Conflict has impacted Lebanon over the past few decades, including civil war, revolution and occupation. As a result, many children in Lebanon grow up and live in harsh conditions. Here are five things to know about child poverty in Lebanon.

5 Facts About Child Poverty in Lebanon

  1. Poverty by the Numbers: There is severe inequality in Lebanon as 5-10% of the population receives more than half of the total national income. Around 25-30% of Lebanese people live in poverty. Refugees and other populations face an even higher rate of poverty. For all of these groups, families with children are more likely to live in poverty. Current estimates say 1.4 million children in Lebanon are living in poverty. This affects their ability to receive an education, adequate nutrition and water and future standard of living and employment.
  2. Education: An estimated 10% of children in Lebanon do not attend school. The schools that do exist are low quality in both education and the physical state of the buildings. The poor education in Lebanon causes less young people to acquire jobs in technical or competitive fields. Armed and violent conflicts in Lebanon have also damaged school buildings. Furthermore, children’s access to education is hindered by the 1925 Nationality Law, in which only children with Lebanese fathers receive citizenship. If a child’s only parent is their mother or the father is not Lebanese, public schools will not admit them until all other Lebanese children are enrolled.
  3. Child Labor: Lebanon has lower rates of child labor than many of the surrounding countries, but still 7% of children work. Many of these children work to support their families, though their salaries are often low. Boys often work in factories or agriculture which have inhumane and very harsh working conditions. Lebanon has signed on to the ILO’s Convention on Child Labor, but this has not decreased child labor.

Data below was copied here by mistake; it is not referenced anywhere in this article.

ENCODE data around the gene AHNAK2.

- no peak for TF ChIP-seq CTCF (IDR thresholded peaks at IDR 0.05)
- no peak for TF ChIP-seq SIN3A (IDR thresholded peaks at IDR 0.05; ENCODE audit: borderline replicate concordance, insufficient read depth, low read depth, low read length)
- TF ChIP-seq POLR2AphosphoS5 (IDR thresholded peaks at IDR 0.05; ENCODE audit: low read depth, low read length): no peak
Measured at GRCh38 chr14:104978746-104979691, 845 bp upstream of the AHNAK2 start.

4. Refugee Children: Lebanon has a very high number of refugees living inside its borders because of its geographical location. These refugees come from Iraq, Syrian, Palestine and more. The majority of refugees live in extreme poverty. Refugee children often work in poor conditions to make money. Many also suffer from mental health problems due to their trauma. In refugee camps, children face many dangers, including domestic violence, drug use and minimal health care and basic hygiene. Lebanon has not ratified the U.N. Convention Relating to the Status of Refugees, and does little to protect these people living inside the country. The country also lacks the resources to address children’s mental health problems, but NGOs are working to provide more medical help inside the refugee camps.
  5. Reducing Child Poverty: The Government of Lebanon launched the National Poverty Targeting Program in 2011. The World Bank provided technical and financial assistance to this program to provide a safety net for families living in extreme poverty. Families are chosen based on level of food security, labor force status and other variables. This program currently helps 43,000 households, although more than 150,000 families are in extreme poverty and more than 350,000 qualify are in poverty. The families benefiting from the program receive a “Hayat Card,” which gives them access to free health care and educational services, and the poorest receive a debit card for food.

Children in Lebanon are still heavily affected by poverty, whether it is through health care, education or labor. Refugee children and girls are particularly vulnerable as they lack basic rights under law. Although strides have been made in recent years to eradicate poverty, the government and other organizations must prioritize addressing child poverty in Lebanon.

Claire Brady
Photo: Flickr

Child Poverty In Honduras
Honduras, a country home to nine million people, is crippled by poverty, gang violence and a lack of education. Roughly 60% of the population of Honduras lives below the poverty line. The country is also known for having one of the highest crime and violence rates of all time. In terms of child poverty in Honduras, poverty impacts children in multiple ways, including health, safety and education. Nearly 75% of children use outdoor bathroom systems or open fields and 69% of 9-10 year-olds are infected with parasites because of this. Furthermore, 23% of Honduran children suffer from malnutrition and stunting. This article will explore the consequences of child poverty as well as efforts to address it.